In an unprecedented move Tuesday night, President Obama used the power of his office to call for high-quality preschool for every child in America. The first time a U.S. president has ever mentioned preschool for all in a State of the Union address, President Obama's emphasis on the importance of early childhood education reinforces the national momentum towards investing public resources where we know it counts most: in children's earliest years.
To put children on a path to success in life, we must begin much earlier, focusing on learning from the moment a child is born, building on gains made in preschool and fortifying their educational development in the early elementary grades. The president highlighted the vast body of research showing the enormous benefits of investing in children's learning earlier in life, stating: "every dollar we invest in high-quality early education can save more than seven dollars later on -- by boosting graduation rates, reducing teen pregnancy, even reducing violent crime."
The president's clear recognition of the importance of getting every child ready for kindergarten must include a high-quality preschool experience, puts the wind in our sails in California. As a state, we are well-positional to leverage additional dollars for quality outcomes. In 2011, California won the federal government's Race to the Top-Early Learning Challenge and with this grant we are developing a tiered quality rating system to encourage early childhood programs to deliver quality teaching and instructional materials that give children the skills they need to enter kindergarten.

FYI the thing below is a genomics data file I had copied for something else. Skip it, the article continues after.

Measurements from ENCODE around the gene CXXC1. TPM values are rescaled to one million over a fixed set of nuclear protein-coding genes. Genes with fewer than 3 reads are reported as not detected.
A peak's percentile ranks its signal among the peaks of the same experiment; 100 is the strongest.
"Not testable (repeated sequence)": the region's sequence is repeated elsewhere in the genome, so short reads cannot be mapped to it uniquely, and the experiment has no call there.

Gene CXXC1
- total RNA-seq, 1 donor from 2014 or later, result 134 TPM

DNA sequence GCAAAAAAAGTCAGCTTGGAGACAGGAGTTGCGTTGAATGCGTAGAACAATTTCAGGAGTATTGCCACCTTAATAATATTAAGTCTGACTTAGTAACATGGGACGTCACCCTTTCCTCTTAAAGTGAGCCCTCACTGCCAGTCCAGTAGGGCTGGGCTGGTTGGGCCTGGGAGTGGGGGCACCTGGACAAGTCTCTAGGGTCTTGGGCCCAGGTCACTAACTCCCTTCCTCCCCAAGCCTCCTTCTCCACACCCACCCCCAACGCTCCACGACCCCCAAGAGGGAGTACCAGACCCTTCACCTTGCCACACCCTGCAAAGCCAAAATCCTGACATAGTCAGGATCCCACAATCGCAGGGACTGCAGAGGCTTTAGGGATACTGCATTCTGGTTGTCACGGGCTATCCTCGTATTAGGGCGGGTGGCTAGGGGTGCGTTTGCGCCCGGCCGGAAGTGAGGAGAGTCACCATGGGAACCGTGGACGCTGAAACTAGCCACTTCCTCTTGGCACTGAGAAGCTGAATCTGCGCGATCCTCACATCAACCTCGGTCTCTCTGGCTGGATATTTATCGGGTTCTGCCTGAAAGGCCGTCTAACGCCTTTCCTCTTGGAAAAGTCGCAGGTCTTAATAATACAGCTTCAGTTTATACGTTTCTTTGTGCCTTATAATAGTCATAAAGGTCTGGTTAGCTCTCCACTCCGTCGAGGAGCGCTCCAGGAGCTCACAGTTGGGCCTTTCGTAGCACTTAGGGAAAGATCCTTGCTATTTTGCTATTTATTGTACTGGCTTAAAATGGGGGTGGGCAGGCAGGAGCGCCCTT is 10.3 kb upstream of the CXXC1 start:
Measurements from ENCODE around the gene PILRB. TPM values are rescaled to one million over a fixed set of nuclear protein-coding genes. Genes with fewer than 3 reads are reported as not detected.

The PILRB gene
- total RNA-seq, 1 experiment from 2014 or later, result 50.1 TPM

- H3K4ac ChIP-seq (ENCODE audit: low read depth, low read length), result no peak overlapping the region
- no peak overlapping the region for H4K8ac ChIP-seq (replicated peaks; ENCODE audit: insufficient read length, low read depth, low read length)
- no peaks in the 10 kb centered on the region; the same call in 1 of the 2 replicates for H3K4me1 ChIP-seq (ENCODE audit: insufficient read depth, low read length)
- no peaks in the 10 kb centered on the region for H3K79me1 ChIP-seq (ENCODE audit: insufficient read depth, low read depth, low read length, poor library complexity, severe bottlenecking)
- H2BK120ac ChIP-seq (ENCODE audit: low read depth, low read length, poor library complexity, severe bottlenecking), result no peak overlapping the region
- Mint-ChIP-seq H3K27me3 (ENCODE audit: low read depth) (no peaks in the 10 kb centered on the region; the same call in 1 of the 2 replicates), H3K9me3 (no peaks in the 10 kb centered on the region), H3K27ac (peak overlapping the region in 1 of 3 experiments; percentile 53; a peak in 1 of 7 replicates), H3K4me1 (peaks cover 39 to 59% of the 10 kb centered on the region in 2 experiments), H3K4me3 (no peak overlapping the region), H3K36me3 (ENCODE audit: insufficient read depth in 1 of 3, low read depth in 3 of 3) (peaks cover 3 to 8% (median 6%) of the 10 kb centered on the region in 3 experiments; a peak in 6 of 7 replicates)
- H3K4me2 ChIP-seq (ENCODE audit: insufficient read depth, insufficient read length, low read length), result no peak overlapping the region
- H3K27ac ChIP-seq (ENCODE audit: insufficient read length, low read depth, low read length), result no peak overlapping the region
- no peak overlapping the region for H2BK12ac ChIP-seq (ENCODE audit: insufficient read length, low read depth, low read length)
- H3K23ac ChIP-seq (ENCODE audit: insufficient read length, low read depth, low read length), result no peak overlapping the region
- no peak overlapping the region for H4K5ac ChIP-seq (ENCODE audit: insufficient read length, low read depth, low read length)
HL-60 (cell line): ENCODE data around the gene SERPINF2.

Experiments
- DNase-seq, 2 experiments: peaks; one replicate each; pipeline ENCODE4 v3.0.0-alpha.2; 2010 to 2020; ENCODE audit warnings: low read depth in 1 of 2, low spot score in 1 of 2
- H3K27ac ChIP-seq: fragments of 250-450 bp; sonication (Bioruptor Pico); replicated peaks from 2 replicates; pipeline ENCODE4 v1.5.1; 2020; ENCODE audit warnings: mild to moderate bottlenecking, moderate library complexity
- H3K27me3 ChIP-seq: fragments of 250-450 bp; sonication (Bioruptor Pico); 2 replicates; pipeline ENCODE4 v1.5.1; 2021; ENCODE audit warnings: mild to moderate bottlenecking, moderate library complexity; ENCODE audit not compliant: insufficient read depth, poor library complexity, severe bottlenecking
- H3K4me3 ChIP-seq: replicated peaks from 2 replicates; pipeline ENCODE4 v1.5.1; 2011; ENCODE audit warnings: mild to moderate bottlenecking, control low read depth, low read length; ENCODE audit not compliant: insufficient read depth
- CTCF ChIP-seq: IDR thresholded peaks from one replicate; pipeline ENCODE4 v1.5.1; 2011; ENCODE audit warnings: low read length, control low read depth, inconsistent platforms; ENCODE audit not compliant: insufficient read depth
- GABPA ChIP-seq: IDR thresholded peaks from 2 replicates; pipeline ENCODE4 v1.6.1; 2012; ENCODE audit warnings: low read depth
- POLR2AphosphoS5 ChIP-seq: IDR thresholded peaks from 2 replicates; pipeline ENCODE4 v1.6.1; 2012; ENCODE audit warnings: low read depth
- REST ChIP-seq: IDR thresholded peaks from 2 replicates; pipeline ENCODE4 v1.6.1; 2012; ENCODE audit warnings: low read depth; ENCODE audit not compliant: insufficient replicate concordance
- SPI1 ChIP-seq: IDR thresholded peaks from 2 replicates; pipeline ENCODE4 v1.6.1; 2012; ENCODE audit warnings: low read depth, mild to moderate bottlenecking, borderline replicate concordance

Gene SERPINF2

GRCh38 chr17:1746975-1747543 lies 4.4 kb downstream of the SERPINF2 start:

Despite limited resources, California has innovated in early childhood education. In 2010, our state passed the Kindergarten Readiness Act, changing the kindergarten entry date so that children enter kindergarten at age five and establishing transitional kindergarten (TK), a new grade serving those younger students with birthdays between September and December. Previously, California's children started kindergarten at a younger age than kids in almost any other state -- often without the maturity, social skills and early-academic skills they need to succeed in kindergarten and beyond. With districts around the state enthusiastically implementing transitional kindergarten this year, California is striving to ensure children enter kindergarten ready to learn and prepared to succeed.
At yet, while California is making great progress, we have a long way to go in fully meeting our youngest learners' educational needs. Early education programs in California have suffered $1 billion in cuts since the 2008-2009 fiscal year, and more than 110,000 children have been lost out on preschool and childcare.
In the weeks and months to come, we will work with our State Superintendent of Public Instruction Tom Torlakson, and superintendents, educators, legislators and fellow advocates across the state, to seize the moment to build on California's successes. We will take up the President's challenge to ensure that every child born in California, no matter their family income or circumstance, starts out with a fair shot to succeed in school and in life.